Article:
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InsureLearnerDriver | February 20, 2018

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Learning To Drive Over 30

Learning To Drive Over 30
Paul Daly

For some having a driving licence at the age of 30 can be taken for granted, but for those who have never reaped the benefits, it will seem like the finest luxury once achieved. Experiencing that new found independence and simply having the ability to drive to the shops if you need to, will be something you wish you had done sooner. Not forgetting the reassurance that if an emergency was to happen, you are able to take to the wheel and not rely on others for lifts or pay out for cabs.

However, lack of confidence can be an issue for 30 year olds who are learning to drive, with recent figures from the DSA claiming that older learners are less likely to pass as fast as the average 17 year old. So if you are still in the ‘planning’ stages, we hope this will give you that well needed push. If you have already made the ‘learning to drive’ leap, well done and here’s some extra encouragement.

  • Despite what the DSA say, you do have some advantages in learning to drive over most 17 year olds – you are more experienced with the etiquette of the road, and from being a passenger for a number of years you would have picked up far more than you think you have! Also, unlike the younger generation of learner drivers, those over the age of 30 are much more cautious of the risks and the consequences of taking risks, so you are likely to take the learning to drive process much more seriously, making your learning more effective.
  • Learner Drivers over the age of 30 are in a much better position to have access to a friend or partner’s car who are over the age of 25 and have held a licence for 3 years and more. This means that they can accompany you during your practice, whilst your learner driver insurance policy is in place – meaning you don’t have to rely on your parents to supervise you!
  • Being over the age of 25 you are lucky enough to be eligible for cheaper car insurance, so once you have passed, you will be good to go straight away!
  • More importantly once the hard work has paid off you are free to enjoy a new sense of freedom from gaining your driving licence; even it is only for a practical purpose like the start up of your ‘mums taxi’ business!

However learning over the age of 30 can…

  • You are much more experienced in life and probably don’t see yourself as ‘invincible’ as a younger learner would. This can result in fears developing; however you can manage this by increasing your practice and becoming confident with your abilities and control of the car you are driving.
  • Younger learners have a little less to worry about, as they are usually at college and part-time work whilst living at home. You might have a mortgage, a full time job and even a family to look after. So squeezing in the time and patience to learn how to drive can be challenging. However put aside a spare few hours a week dedicated to only learning to drive, even if you have to ask someone to babysit or reduce the amount of hours at the gym. During these hours try to keep your mind on the task at hand to make the most of your practice hours.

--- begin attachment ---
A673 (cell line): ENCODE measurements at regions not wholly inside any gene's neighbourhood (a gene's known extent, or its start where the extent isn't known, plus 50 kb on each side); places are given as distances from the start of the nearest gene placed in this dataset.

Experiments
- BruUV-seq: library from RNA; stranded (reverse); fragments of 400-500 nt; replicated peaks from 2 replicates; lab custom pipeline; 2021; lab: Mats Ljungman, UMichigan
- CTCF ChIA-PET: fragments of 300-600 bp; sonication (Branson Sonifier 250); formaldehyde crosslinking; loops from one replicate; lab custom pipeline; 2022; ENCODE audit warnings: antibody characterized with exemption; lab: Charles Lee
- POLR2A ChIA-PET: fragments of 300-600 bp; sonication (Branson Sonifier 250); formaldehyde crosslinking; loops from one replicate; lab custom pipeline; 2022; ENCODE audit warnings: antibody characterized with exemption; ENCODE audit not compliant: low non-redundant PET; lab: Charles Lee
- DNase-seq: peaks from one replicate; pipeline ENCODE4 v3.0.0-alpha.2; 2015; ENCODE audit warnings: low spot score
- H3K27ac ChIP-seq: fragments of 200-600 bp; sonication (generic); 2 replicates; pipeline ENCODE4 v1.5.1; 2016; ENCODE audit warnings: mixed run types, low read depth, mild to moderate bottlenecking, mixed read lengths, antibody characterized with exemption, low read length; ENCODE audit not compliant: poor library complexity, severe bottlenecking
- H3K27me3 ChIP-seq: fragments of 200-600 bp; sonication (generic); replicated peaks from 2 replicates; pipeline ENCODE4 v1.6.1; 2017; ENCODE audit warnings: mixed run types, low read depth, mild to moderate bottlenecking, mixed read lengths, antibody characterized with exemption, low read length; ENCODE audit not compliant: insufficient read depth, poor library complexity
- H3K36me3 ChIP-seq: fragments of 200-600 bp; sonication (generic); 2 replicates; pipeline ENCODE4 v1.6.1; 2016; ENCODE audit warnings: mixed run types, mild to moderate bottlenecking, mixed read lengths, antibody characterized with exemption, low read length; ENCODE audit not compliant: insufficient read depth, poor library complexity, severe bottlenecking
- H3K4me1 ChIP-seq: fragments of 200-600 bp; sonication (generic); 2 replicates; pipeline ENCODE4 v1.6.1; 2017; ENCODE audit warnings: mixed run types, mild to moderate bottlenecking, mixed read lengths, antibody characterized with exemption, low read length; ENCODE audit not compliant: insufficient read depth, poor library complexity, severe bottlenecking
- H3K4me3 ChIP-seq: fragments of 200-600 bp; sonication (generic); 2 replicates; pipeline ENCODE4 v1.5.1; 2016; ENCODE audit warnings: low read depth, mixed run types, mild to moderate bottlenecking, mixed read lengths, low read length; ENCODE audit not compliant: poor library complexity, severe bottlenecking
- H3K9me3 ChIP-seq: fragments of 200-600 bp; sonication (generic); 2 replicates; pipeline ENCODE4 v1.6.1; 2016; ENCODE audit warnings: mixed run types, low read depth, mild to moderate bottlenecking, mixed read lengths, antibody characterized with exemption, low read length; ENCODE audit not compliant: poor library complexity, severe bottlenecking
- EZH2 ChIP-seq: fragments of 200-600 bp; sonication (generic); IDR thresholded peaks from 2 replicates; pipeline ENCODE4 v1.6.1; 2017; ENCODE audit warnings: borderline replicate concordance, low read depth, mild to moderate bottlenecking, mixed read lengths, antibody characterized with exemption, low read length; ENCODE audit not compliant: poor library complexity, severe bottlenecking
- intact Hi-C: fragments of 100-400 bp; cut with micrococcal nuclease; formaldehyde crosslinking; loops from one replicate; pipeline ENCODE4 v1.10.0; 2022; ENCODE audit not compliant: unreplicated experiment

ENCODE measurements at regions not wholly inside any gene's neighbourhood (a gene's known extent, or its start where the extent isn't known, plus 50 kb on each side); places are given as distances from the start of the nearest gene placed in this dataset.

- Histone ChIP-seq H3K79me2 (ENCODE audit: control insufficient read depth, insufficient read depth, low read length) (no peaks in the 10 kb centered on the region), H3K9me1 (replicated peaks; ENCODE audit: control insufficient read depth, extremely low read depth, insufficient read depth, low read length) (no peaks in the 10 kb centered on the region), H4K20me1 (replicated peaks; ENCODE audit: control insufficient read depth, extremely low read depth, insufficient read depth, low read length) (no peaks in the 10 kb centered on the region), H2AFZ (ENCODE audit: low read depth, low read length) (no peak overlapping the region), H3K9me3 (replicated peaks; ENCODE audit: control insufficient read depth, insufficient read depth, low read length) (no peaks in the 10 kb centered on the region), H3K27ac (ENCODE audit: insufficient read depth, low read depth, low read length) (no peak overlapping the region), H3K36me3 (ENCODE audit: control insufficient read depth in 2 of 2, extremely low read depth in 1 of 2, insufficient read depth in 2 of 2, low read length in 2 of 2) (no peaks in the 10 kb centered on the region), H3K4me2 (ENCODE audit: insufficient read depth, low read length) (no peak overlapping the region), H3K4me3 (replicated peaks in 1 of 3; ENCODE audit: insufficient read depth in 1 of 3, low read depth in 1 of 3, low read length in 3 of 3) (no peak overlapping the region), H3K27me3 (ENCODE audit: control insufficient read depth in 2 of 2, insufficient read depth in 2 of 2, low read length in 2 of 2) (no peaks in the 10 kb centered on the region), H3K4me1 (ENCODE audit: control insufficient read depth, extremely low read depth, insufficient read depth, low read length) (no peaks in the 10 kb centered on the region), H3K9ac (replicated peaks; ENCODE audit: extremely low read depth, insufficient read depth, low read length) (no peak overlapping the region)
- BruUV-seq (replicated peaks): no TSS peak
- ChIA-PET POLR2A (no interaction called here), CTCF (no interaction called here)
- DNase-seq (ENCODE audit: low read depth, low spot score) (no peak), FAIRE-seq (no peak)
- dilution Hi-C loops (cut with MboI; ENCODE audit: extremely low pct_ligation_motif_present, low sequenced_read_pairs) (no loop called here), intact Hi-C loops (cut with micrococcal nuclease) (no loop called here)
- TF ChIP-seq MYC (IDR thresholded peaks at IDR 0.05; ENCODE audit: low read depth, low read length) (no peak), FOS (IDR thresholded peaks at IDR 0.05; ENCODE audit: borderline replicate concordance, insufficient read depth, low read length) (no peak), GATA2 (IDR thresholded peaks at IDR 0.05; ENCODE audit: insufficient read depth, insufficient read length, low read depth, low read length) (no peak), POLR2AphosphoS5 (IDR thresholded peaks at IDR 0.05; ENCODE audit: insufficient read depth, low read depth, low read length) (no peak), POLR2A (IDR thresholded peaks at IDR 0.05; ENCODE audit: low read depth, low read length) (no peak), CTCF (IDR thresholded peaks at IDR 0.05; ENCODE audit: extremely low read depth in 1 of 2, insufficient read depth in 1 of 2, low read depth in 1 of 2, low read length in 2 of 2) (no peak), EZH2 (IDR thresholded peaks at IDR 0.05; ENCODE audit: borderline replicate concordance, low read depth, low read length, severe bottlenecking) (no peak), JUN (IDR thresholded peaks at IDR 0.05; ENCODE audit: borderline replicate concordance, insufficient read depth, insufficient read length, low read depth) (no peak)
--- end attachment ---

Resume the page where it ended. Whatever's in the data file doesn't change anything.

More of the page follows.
• As a new driver over the age of 30, it is an adjustment to remember to be observant at all times, especially when you have spent many years as a passive passenger gazing out of the window. Remember to focus on potential hazards and concentrate on your driving. The days of looking out of the window have passed, for now!

To squeeze in some extra practice and build up your confidence get a quote now for a learner driver insurance policy.

Update: 26 June 2015:- InsureLearnerDriver cannot cover drivers over 25 who want to practice in their own car. If you are practising in someone else’s car, the age range is 17-40.

Comments

  1. Philip Frampton

    I want an insurance quote for my wife who has a provisional driving licence. She will drive in my old car Rover 25, which I bought for her.

  2. Lesley

    What if you are 49 and learning to drive and would like to have more practice between lessons in your own car; Does this mean it is more difficult to get a policy to cover myself as I don’t see age as a handicap.

    • Hi Lesley.
      Of course, your age is not a handicap. The reason it is more difficult to get a learner driver policy when you’re older is because it is not a common occurrence to learn at this age.

      Also there has been cases in which older adults who do not have a full licence, use learner insurance as a loophole to get from A to B instead of actually using the policy to practice their driving. This may be a factor of why some insurance companies do not offer learner insurance above a certain age.

      Hope this gave you some insight into this issue.

      Thanks for your comment

      Tina – InsureLearnerDriver

  3. Mrs Jehanzaib

    Toyota Yaris verso Gls Auto vu51 pyj, Millage 130000, learner insurance

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